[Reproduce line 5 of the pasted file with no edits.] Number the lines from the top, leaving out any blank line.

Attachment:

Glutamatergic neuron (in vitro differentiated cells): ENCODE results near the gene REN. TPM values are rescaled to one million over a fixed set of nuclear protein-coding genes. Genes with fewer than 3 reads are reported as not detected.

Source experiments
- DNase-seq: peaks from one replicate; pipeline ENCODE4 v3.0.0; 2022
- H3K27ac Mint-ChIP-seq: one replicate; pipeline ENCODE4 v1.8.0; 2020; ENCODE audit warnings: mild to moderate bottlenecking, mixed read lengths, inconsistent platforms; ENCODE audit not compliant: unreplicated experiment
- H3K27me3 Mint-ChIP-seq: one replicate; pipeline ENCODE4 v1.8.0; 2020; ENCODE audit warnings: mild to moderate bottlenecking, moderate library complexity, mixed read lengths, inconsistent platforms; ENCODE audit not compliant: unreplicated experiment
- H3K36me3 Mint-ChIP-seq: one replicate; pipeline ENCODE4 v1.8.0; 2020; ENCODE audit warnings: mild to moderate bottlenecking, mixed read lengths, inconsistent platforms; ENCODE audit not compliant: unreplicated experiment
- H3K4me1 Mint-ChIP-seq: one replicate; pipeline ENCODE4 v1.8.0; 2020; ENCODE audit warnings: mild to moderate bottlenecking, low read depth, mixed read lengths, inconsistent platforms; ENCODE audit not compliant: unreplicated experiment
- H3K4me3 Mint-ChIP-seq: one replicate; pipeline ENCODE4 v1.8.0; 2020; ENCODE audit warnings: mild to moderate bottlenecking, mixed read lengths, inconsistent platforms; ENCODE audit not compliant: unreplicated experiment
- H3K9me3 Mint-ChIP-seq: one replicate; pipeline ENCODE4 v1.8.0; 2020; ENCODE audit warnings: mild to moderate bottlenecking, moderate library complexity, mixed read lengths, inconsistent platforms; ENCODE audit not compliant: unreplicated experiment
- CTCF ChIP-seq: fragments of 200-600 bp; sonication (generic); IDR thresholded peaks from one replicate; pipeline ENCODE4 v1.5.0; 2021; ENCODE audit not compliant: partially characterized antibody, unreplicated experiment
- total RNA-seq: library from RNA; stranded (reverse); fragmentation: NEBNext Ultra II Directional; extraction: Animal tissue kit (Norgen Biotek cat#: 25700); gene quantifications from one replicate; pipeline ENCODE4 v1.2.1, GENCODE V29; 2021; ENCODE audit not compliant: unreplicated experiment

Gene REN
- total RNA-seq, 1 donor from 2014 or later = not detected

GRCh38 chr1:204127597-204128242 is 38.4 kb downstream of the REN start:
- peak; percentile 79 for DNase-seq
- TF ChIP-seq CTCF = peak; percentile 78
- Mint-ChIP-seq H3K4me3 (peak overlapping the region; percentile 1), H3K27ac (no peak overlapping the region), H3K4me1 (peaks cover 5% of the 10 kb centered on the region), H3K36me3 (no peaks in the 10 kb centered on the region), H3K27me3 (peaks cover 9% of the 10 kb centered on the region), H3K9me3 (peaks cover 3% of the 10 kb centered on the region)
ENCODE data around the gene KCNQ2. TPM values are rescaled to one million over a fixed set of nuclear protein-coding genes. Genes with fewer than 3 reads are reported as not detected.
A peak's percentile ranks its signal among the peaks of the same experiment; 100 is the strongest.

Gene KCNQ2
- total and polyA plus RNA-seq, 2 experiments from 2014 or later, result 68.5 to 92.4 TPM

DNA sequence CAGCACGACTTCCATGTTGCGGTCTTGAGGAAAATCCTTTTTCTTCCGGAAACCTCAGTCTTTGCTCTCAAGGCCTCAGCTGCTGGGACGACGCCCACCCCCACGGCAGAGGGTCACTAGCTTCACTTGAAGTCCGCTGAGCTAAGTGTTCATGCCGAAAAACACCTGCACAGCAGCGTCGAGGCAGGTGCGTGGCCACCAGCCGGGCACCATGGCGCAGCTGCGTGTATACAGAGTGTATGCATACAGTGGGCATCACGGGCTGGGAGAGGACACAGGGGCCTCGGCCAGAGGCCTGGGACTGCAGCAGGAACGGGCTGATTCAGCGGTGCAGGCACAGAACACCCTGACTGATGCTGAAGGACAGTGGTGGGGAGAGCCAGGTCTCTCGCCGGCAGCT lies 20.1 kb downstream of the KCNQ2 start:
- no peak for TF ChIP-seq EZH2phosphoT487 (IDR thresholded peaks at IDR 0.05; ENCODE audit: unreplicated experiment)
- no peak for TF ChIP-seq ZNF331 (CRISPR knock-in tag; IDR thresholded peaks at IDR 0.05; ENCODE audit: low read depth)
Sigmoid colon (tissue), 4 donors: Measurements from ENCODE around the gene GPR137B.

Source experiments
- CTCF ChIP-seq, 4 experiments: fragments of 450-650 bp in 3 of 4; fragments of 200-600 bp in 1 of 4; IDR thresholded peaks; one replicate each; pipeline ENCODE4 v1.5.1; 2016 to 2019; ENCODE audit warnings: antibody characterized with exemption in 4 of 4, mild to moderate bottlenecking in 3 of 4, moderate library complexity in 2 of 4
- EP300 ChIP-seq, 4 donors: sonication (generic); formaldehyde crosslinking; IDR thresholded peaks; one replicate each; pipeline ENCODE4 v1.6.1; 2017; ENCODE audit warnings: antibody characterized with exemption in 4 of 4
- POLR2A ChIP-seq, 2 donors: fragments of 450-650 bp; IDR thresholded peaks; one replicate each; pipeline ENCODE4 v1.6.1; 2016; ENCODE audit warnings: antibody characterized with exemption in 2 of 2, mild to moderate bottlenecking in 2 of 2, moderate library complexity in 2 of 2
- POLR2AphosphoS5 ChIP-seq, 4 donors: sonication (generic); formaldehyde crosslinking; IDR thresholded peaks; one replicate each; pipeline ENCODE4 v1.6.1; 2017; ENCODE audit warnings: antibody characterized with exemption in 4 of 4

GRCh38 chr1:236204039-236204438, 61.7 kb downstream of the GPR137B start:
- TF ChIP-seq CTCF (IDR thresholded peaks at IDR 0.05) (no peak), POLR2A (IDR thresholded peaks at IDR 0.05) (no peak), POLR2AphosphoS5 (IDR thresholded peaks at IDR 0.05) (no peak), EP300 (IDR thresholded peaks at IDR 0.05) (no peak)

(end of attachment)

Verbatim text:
- H3K27me3 Mint-ChIP-seq: one replicate; pipeline ENCODE4 v1.8.0; 2020; ENCODE audit warnings: mild to moderate bottlenecking, moderate library complexity, mixed read lengths, inconsistent platforms; ENCODE audit not compliant: unreplicated experiment